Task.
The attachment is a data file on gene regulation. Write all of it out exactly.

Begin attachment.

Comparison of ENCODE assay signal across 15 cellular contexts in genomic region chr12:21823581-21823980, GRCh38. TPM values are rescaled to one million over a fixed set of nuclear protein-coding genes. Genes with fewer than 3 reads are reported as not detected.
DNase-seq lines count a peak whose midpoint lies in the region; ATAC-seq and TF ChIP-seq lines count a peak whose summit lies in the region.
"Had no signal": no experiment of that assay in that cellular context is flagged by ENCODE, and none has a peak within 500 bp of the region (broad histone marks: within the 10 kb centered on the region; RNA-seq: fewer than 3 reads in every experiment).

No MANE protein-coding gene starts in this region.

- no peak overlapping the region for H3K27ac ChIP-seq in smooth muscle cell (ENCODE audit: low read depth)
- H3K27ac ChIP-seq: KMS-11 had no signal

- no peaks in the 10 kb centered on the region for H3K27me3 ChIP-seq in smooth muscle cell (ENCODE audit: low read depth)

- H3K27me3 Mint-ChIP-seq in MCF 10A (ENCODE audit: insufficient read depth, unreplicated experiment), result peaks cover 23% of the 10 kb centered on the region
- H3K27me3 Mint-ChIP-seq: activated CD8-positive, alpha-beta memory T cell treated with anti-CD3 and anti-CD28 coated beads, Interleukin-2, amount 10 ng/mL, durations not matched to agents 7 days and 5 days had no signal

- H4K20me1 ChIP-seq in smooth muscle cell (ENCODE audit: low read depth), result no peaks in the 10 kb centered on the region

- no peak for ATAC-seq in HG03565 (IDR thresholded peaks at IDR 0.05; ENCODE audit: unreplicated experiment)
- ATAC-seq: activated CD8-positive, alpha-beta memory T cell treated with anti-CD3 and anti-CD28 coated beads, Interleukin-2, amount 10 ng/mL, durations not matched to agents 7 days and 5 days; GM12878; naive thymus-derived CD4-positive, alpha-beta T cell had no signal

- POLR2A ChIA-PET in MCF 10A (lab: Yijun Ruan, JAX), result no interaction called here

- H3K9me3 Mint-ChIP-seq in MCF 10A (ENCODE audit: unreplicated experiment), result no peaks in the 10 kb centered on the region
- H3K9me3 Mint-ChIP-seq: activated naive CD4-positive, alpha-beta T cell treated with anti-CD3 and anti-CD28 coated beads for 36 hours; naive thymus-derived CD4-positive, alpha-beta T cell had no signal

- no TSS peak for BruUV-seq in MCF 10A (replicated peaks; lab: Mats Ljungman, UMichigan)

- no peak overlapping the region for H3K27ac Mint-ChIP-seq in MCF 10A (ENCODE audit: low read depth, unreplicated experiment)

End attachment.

Comparison of ENCODE assay signal across 15 cellular contexts in genomic region chr12:21823581-21823980, GRCh38. TPM values are rescaled to one million over a fixed set of nuclear protein-coding genes. Genes with fewer than 3 reads are reported as not detected.
DNase-seq lines count a peak whose midpoint lies in the region; ATAC-seq and TF ChIP-seq lines count a peak whose summit lies in the region.
"Had no signal": no experiment of that assay in that cellular context is flagged by ENCODE, and none has a peak within 500 bp of the region (broad histone marks: within the 10 kb centered on the region; RNA-seq: fewer than 3 reads in every experiment).

No MANE protein-coding gene starts in this region.

- no peak overlapping the region for H3K27ac ChIP-seq in smooth muscle cell (ENCODE audit: low read depth)
- H3K27ac ChIP-seq: KMS-11 had no signal

- no peaks in the 10 kb centered on the region for H3K27me3 ChIP-seq in smooth muscle cell (ENCODE audit: low read depth)

- H3K27me3 Mint-ChIP-seq in MCF 10A (ENCODE audit: insufficient read depth, unreplicated experiment), result peaks cover 23% of the 10 kb centered on the region
- H3K27me3 Mint-ChIP-seq: activated CD8-positive, alpha-beta memory T cell treated with anti-CD3 and anti-CD28 coated beads, Interleukin-2, amount 10 ng/mL, durations not matched to agents 7 days and 5 days had no signal

- H4K20me1 ChIP-seq in smooth muscle cell (ENCODE audit: low read depth), result no peaks in the 10 kb centered on the region

- no peak for ATAC-seq in HG03565 (IDR thresholded peaks at IDR 0.05; ENCODE audit: unreplicated experiment)
- ATAC-seq: activated CD8-positive, alpha-beta memory T cell treated with anti-CD3 and anti-CD28 coated beads, Interleukin-2, amount 10 ng/mL, durations not matched to agents 7 days and 5 days; GM12878; naive thymus-derived CD4-positive, alpha-beta T cell had no signal

- POLR2A ChIA-PET in MCF 10A (lab: Yijun Ruan, JAX), result no interaction called here

- H3K9me3 Mint-ChIP-seq in MCF 10A (ENCODE audit: unreplicated experiment), result no peaks in the 10 kb centered on the region
- H3K9me3 Mint-ChIP-seq: activated naive CD4-positive, alpha-beta T cell treated with anti-CD3 and anti-CD28 coated beads for 36 hours; naive thymus-derived CD4-positive, alpha-beta T cell had no signal

- no TSS peak for BruUV-seq in MCF 10A (replicated peaks; lab: Mats Ljungman, UMichigan)

- no peak overlapping the region for H3K27ac Mint-ChIP-seq in MCF 10A (ENCODE audit: low read depth, unreplicated experiment)